On Thursday, the Vatican issued its first new policy statement since a torrent of sex abuse cases around the world began last year. That's good news coming from an institution that has played it so amazingly wrong in so many different ways: from repeatedly transferring sex offenders to new parishes to ignoring complaints from victims to just plain spouting ignorant, insensitive nonsense -- and indeed, the new guidelines take a much-needed harder line on terrible behavior.
The rules, which define "delicts against faith ... and morals," now condemn the possession of child pornography and/or sexual conduct "by a cleric with a minor below the age of eighteen years" or "person who habitually lacks the use of reason is to be considered equivalent to a minor" as crimes to be handled by the Vatican’s doctrinal office and grounds for dismissal. They also double the statute of limitations for the church to intervene in sex abuse complaints, from 10 to 20 years after the victim's 18th birthday. Thanks, Rome!
But what the new guidelines could have done but failed to was require churches to report complaints of sexual abuse to law enforcement. Nor do they set up any chain of accountability for church hierarchy who may abet sex abusers. The Vatican did state that "Civil law concerning reporting of crimes to the appropriate authorities should always be followed" in its April statement on sex abuse, but why not put it in its formal norms? And why not make reporting crimes mandatory even in places it's not legally required?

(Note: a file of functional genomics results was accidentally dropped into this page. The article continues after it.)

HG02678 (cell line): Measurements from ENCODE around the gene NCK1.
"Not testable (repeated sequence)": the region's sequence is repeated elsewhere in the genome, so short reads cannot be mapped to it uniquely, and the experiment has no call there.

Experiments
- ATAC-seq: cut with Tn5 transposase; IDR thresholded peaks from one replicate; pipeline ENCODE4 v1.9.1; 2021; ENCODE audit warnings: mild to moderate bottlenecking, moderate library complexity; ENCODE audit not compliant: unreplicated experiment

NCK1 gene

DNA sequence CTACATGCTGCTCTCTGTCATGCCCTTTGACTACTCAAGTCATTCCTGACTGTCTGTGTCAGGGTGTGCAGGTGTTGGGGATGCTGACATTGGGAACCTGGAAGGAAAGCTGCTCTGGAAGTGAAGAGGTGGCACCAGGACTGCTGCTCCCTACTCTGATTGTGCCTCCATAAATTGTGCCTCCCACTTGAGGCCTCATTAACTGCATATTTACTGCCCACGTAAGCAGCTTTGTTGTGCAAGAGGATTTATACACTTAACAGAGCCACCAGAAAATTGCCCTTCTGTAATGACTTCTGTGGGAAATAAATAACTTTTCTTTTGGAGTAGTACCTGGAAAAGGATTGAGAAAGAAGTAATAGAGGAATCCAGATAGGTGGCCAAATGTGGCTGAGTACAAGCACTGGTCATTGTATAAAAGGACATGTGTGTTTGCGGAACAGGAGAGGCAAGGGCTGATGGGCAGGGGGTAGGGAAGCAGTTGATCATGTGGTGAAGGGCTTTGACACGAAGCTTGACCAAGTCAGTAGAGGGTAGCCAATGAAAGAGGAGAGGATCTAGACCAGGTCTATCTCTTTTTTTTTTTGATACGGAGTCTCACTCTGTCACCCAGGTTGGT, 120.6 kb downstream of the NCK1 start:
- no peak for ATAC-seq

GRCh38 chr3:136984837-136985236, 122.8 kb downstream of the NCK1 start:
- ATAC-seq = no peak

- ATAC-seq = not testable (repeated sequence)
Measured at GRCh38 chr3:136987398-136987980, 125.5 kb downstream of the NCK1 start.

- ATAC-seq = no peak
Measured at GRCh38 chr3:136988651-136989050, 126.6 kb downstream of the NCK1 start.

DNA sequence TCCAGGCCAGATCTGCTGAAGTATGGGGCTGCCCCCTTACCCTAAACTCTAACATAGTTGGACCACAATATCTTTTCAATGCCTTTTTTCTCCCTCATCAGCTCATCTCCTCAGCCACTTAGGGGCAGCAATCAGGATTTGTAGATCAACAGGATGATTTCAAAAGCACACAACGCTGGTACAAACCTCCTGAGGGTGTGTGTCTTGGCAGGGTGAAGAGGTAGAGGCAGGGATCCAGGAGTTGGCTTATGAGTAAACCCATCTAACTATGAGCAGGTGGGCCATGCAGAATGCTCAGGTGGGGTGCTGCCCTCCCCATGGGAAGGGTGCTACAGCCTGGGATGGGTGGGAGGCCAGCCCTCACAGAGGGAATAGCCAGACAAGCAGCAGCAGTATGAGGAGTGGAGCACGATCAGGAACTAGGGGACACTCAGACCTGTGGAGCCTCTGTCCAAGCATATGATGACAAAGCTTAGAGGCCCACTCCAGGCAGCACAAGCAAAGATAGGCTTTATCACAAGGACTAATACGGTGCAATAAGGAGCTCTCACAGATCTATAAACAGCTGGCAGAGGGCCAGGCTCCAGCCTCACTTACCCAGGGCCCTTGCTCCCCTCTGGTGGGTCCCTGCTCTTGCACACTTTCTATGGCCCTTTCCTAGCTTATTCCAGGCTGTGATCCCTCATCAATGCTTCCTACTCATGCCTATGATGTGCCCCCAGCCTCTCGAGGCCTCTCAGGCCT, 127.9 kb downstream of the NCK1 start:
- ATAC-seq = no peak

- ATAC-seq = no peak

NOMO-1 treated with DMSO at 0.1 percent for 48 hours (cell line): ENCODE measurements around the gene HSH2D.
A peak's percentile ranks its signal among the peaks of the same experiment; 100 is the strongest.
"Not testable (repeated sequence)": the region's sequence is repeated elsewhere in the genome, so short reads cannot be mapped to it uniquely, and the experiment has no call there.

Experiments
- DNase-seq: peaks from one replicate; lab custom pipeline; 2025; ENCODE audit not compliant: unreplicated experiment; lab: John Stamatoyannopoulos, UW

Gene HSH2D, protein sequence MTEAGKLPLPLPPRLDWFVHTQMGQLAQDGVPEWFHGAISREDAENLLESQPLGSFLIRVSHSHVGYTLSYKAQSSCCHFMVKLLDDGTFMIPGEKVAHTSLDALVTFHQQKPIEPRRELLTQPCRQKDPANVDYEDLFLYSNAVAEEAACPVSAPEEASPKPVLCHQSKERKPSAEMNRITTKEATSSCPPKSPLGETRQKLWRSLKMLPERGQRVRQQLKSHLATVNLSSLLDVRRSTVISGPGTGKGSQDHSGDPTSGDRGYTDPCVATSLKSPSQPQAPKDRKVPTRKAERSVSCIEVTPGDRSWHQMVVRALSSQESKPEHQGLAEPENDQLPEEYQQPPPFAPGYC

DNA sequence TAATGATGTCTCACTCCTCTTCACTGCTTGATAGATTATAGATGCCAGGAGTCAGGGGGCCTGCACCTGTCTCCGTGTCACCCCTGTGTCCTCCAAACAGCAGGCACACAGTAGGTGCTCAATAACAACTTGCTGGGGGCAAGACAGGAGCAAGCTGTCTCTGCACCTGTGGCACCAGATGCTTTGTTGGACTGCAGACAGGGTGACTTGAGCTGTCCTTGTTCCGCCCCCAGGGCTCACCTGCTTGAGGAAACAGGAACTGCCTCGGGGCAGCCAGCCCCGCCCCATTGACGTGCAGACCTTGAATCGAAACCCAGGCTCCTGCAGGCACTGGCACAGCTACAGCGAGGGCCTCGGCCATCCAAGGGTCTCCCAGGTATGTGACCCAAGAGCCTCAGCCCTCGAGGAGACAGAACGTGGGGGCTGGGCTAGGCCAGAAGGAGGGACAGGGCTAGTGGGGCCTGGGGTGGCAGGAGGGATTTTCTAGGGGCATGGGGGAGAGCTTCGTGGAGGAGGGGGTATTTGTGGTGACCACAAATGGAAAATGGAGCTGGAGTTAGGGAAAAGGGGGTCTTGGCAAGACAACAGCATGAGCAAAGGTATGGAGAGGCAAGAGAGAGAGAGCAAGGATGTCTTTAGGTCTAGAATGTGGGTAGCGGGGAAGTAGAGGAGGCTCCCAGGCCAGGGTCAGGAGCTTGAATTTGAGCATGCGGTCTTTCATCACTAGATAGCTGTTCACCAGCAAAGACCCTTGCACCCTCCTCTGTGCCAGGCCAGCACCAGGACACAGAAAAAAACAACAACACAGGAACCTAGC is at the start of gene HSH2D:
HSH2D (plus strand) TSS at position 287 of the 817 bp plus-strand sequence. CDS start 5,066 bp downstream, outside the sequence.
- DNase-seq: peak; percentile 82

As if all that weren't enough to make that vein on your forehead throb just a little more insistently, in among all the strong words for sex abusers and heretics was the classification of the ordination of women to a "grave crime," punishable by excommunication. Let me think: women ministering the sacraments, priests raping children. Women ministering the sacraments, priests raping children. Still not seeing them on quite an equal level yet. Must be my insufficient ladybrain again.
Writing for the Chicago Tribune Thursday, the Rev. Robert Barron explains that the new guidelines are meant as an articulation of what constitutes "offenses against the integrity of the mystical body of Christ." In other words, they're an employee handbook, not a statement on sex abuse. Don't molest kids, don't violate the confidentiality of the confessional, don't desecrate the Eucharist, don't have a vagina.
It's not news that the Catholic Church forbids the ordination of women. But codifying that position in the same document that still falls grievously short on how it handles its pedophiles is really quite the whopper, even for the Vatican. Well done, gentlemen. Keep refusing to insist your representatives turn over rapists to authorities. Keep institutionalizing sexual discrimination. At this rate, maybe you'll finally drive us away altogether. And then you won't have to worry about us trying to participate in your ministry at all.